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|Title:||Human cells can adaptively evolve to hypomorphic mutations in an essential gene of the nuclear pore complex||Authors:||Targa, Altea||Keywords:||Science::Biological sciences||Issue Date:||2020||Publisher:||Nanyang Technological University||Source:||Targa, A. (2020). Human cells can adaptively evolve to hypomorphic mutations in an essential gene of the nuclear pore complex. Doctoral thesis, Nanyang Technological University, Singapore. https://hdl.handle.net/10356/147875||Abstract:||Adaptive evolution in response to cellular stress is a critical process implicated in a wide range of core biological and clinical phenomena, including emergence of drug resistance. While it is now widely accepted that single-celled organisms can rapidly adapt to selective pressure, we still lack understanding of the processes that drive this remarkable ability in human cells. To uncover such mechanisms, in this thesis hypomorphic alleles of the essential nuclear pore complex (NPC) gene NUP58 were generated. By dissecting both early and long- term mechanisms of adaptation in independent clones, I observed that early adaptation might correlate with transcriptional changes and upregulation of molecules known to interact with the NPC. In contrast, long-term adaptation occurred via focal amplification of NUP58 and restoration of mutant protein expression. These data support the concept that transient physiological changes predate and favour a later refined genetic adaptation. Targeting both mechanisms in parallel may improve combinatorial therapeutic approach to prevent development of drug resistance.||URI:||https://hdl.handle.net/10356/147875||Rights:||This work is licensed under a Creative Commons Attribution-NonCommercial 4.0 International License (CC BY-NC 4.0).||Fulltext Permission:||embargo_20230406||Fulltext Availability:||With Fulltext|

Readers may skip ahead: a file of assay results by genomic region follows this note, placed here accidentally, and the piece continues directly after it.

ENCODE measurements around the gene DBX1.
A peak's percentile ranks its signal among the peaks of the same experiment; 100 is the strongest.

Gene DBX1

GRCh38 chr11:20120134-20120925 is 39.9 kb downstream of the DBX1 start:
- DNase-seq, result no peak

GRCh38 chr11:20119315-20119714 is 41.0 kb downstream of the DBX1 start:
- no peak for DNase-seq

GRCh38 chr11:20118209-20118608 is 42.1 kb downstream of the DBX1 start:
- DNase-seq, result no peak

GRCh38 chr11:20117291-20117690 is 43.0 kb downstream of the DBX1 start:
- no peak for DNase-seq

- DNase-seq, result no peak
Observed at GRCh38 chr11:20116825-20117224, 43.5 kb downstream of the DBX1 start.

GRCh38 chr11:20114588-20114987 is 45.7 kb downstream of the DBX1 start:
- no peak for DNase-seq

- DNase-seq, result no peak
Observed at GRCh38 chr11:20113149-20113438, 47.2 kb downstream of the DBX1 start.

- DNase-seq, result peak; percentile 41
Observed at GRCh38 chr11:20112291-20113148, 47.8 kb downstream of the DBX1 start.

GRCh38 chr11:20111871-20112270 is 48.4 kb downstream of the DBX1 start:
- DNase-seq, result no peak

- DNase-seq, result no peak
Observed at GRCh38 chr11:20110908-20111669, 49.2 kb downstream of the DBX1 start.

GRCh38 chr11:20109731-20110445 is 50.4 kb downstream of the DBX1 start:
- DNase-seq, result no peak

|Appears in Collections:||SBS Theses|
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